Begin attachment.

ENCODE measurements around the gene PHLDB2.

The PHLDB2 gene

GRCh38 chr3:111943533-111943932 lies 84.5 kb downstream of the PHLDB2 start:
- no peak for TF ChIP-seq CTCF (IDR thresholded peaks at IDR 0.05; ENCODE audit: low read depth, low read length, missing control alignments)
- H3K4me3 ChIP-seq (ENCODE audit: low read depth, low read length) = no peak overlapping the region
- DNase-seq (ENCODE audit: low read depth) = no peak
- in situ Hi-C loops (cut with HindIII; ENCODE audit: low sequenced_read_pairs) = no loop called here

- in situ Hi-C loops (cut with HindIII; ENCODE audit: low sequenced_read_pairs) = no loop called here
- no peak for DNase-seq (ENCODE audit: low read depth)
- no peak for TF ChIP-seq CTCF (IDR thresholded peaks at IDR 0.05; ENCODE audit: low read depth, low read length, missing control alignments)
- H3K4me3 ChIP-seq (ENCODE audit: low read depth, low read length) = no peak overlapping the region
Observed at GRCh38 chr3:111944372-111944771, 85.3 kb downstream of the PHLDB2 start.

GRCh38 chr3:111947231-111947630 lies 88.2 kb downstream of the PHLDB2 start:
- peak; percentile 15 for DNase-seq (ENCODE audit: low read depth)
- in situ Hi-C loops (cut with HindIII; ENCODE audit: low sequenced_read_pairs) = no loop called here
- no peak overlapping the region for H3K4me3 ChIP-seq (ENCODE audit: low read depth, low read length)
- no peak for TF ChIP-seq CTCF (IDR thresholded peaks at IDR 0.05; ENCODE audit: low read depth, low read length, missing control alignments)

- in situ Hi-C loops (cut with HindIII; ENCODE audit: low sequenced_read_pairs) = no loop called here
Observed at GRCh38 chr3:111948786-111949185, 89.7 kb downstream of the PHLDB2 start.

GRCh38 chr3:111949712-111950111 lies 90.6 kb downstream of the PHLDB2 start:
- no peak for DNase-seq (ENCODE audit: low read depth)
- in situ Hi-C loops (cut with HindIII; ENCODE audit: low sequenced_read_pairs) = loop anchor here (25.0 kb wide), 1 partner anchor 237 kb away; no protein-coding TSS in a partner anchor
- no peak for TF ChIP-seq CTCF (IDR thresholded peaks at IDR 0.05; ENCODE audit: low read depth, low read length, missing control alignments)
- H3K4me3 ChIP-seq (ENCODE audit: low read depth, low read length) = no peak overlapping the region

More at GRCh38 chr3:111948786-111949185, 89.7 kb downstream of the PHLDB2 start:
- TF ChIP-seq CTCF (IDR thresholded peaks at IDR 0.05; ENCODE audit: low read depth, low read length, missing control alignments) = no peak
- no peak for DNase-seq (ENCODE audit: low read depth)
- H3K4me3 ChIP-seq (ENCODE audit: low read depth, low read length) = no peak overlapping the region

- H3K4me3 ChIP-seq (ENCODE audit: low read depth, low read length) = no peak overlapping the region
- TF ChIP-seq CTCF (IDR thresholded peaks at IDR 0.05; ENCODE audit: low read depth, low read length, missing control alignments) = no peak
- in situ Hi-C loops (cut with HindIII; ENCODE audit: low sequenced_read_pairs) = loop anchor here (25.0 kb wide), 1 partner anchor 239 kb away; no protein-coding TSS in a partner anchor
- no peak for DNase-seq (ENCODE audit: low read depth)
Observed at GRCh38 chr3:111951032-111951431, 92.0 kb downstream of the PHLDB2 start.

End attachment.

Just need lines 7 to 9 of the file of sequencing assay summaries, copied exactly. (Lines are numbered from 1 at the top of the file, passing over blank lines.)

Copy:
- in situ Hi-C loops (cut with HindIII; ENCODE audit: low sequenced_read_pairs) = no loop called here

- in situ Hi-C loops (cut with HindIII; ENCODE audit: low sequenced_read_pairs) = no loop called here
- no peak for DNase-seq (ENCODE audit: low read depth)